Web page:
February 1974: It happened so fast. Looking back on it now, I suppose I should have seen it coming, but I didn't. That's what happens when you don't know your own mind as well as you should and it only took a moment to make a bad decision.
It was late on a frigid winter night when I dropped my girlfriend off and started the drive back home. I was driving down a long, wide, tree lined boulevard and it was during one of those times when I was in the depths of a deep and dark depression. I couldn't really point to an exact reason why. It's just something that happens from time to time, and it was on that street, at that very moment, that I was moved to act.
I punched the accelerator to the floor, and spun the steering wheel to the left, taking aim at a clump of oak trees that were just down the road a bit. The car lunged forward as the rear wheels dug in for traction. However, just before impact, the car hit a patch of ice and began to slide sideways. The loss of both traction and control scrubbed off speed and made me miss my intended target. Instead, I slid past, just missing it, hit a glancing blow off a snow bank, and slammed into a tree just beyond where I had been aiming.
I just sat there for a while, bleeding from the nose and forehead, staring through the shattered windshield, at the smashed frond end of my car, with the steam billowing out and curling up into the night sky. It took a little while to come to the realization of what had just happened and I remembered my shock at how I could have done such an impulsive thing on a whim. Naturally, I made up a bullshit excuse of how I “lost control” of the car because I didn't want anyone to know that I had tried to do myself in and even worse, failed miserably in the attempt. In time, my private humiliation passed and I put the thing behind me, rarely thinking about it anymore.
It was the tragic and untimely death of Robin Williams that got me to thinking about it again. While no one will ever know what was going through his mind in those last few moments of life, I can understand how such a thing can happen.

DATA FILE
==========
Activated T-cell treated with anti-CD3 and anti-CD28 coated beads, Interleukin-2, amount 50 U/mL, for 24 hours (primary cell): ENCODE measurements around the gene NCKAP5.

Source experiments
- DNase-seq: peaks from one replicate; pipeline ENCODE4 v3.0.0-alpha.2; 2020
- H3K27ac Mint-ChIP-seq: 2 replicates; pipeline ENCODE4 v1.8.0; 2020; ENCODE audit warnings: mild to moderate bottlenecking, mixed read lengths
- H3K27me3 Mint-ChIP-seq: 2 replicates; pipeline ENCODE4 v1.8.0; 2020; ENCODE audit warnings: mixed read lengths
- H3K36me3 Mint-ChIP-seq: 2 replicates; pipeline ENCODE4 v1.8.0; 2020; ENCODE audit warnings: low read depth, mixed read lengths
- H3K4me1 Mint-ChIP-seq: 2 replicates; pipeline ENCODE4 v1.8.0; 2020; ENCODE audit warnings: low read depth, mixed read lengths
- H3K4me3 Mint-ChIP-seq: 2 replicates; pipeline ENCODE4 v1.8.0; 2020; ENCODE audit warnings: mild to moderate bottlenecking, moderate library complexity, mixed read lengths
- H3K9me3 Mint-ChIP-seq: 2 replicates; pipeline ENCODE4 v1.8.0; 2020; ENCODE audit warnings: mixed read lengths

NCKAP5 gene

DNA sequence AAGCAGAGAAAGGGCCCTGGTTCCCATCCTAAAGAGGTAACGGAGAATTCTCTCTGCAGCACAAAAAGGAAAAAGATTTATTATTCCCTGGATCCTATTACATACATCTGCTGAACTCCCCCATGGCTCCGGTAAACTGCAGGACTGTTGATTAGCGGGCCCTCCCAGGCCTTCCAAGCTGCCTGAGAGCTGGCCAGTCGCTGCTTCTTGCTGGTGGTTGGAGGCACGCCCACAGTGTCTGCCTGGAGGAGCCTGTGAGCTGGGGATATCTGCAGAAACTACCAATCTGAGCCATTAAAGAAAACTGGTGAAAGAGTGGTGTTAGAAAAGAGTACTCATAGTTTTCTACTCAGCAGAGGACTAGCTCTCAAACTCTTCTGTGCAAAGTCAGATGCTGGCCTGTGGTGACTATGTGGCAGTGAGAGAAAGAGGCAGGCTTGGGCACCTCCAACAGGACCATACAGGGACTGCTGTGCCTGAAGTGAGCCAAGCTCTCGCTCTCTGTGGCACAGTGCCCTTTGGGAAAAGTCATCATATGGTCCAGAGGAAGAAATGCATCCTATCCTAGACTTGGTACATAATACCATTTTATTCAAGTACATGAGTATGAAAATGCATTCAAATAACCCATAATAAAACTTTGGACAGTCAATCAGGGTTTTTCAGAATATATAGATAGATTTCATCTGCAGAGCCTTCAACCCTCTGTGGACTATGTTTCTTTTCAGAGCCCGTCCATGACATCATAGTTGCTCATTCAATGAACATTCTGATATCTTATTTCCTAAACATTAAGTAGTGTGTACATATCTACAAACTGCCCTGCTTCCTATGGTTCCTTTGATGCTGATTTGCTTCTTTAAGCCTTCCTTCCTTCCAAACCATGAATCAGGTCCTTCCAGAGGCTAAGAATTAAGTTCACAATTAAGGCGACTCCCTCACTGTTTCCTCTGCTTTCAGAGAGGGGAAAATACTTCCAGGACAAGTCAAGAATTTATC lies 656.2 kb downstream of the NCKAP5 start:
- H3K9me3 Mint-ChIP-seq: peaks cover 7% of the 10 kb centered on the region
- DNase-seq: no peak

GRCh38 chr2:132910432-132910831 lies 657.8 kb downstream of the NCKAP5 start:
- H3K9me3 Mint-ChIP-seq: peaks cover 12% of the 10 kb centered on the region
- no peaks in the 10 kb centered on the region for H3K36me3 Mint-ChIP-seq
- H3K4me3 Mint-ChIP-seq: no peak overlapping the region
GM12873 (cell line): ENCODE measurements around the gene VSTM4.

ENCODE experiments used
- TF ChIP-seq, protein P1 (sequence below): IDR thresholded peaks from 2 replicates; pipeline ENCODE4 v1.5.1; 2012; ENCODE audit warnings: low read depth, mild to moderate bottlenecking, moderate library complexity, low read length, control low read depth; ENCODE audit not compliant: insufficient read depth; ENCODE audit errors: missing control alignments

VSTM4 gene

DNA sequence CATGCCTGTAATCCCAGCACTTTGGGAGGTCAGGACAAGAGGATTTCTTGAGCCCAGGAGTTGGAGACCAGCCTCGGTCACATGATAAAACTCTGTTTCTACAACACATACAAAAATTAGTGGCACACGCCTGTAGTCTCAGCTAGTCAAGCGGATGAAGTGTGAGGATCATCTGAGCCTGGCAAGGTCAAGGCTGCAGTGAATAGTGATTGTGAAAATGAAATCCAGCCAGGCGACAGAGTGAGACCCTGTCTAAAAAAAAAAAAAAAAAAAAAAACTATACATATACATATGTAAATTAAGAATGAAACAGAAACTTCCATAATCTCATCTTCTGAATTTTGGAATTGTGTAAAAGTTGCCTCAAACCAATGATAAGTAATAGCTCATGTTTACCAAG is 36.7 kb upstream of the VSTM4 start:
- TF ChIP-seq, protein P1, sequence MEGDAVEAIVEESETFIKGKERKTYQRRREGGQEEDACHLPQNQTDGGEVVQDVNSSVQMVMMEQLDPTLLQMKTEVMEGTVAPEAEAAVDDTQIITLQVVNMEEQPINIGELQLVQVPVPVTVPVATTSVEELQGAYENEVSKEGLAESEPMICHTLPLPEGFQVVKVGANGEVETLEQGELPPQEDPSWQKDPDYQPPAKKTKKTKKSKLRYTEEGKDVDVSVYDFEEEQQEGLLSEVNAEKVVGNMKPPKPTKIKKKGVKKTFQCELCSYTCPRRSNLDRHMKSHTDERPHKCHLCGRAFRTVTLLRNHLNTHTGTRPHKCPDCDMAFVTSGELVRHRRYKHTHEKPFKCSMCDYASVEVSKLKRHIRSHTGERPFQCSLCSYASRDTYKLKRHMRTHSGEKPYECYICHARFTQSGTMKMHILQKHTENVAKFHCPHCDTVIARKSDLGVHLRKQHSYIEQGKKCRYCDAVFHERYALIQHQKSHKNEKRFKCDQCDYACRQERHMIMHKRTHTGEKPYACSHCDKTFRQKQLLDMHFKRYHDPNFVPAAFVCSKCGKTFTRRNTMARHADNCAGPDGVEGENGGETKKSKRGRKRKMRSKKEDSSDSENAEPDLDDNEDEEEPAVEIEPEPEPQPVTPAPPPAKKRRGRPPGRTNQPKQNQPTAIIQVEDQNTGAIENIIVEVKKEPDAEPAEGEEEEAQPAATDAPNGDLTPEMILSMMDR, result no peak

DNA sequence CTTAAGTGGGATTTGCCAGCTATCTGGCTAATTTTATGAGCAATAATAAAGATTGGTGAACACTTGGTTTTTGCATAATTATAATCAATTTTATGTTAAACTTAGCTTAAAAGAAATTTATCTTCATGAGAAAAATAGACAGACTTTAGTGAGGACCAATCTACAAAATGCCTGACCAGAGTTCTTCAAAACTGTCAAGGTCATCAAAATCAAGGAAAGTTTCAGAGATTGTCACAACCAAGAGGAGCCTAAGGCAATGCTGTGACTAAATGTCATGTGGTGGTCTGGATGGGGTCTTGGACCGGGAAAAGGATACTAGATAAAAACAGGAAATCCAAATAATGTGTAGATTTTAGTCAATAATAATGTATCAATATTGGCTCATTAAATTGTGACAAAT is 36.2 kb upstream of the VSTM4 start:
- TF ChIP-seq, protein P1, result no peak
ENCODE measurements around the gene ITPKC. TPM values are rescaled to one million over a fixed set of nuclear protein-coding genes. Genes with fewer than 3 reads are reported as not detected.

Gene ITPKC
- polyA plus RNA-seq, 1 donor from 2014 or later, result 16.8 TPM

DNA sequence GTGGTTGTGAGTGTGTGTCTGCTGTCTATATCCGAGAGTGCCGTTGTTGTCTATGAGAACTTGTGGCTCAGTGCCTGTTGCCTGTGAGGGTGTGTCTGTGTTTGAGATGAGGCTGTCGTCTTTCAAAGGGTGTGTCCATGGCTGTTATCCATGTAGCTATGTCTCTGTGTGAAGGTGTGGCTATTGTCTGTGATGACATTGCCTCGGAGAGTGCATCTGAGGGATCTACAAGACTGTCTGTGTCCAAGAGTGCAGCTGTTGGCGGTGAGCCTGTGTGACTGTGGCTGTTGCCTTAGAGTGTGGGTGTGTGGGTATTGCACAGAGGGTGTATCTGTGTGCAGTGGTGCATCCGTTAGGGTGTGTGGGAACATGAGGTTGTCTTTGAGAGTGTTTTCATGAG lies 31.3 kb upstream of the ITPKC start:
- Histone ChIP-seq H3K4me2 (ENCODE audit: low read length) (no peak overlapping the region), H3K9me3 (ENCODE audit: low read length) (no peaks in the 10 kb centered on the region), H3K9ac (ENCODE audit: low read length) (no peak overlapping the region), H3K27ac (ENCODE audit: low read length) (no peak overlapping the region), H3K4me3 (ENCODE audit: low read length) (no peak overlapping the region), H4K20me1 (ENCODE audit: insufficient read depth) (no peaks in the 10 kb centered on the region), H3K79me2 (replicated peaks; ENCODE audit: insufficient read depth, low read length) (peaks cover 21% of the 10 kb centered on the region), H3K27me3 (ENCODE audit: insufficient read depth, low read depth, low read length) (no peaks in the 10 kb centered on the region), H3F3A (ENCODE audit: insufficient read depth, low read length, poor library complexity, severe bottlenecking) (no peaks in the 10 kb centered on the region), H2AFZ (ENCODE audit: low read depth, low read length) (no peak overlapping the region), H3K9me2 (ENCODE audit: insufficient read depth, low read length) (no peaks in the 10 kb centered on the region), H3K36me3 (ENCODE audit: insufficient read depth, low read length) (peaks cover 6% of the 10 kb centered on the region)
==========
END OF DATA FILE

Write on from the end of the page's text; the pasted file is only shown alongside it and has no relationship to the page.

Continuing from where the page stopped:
Depression is about feeling isolated and hopeless, but it does not necessarily mean that you feel unloved, alone, or unwanted. You can be in a room full of loving friends and family yet, when the fog of depression falls like an impenetrable shroud, you can no longer see them. Depression is a deceptive thing that has you believing things that simply are not so. It also brings into sharp focus all of the hurts and failures of the past and catastrophizes the future, while leaving the present as just another long day that must be plodded through on the road to nowhere. Depression can feed on itself, resulting in a downward spiral that will leave life dangling by the delicate thread known as the human survival instinct.
That's when it happens. Something (and it could be anything from a bad medical diagnosis to a relatively minor frustration) comes along and finally snaps that last thread. Everything that has happened in the past leads up to that final moment, when the cool quiet of oblivion seems preferable to being alive. It's that moment when isolation and hopelessness have overcome the will to survive and the rope is stretched, the wheel is turned, the trigger is pulled. It could be a completely spontaneous act, done in the heat of the moment, because the consequences no longer matter. It brings to mind the words of a Lyle Lovett song:
"You can make just one mistake,
And it can take you to your grave, honey
One bad move can turn your world upside down It's such a shame 'cause you've been so good up to now"
I *HAVE* been good since that one time so long ago, but still have to fight the impulse more than I'd like to admit to myself. Fortunately, I know my mind a lot better than I did back then but still, when I read about the suicide of one so prominent, I am reminded of how vulnerable I am and that I need to carefully guard my own mind. Someone reading this may read it and simply not be able to understand how such things can happen. That's OK because I really don't understand it myself.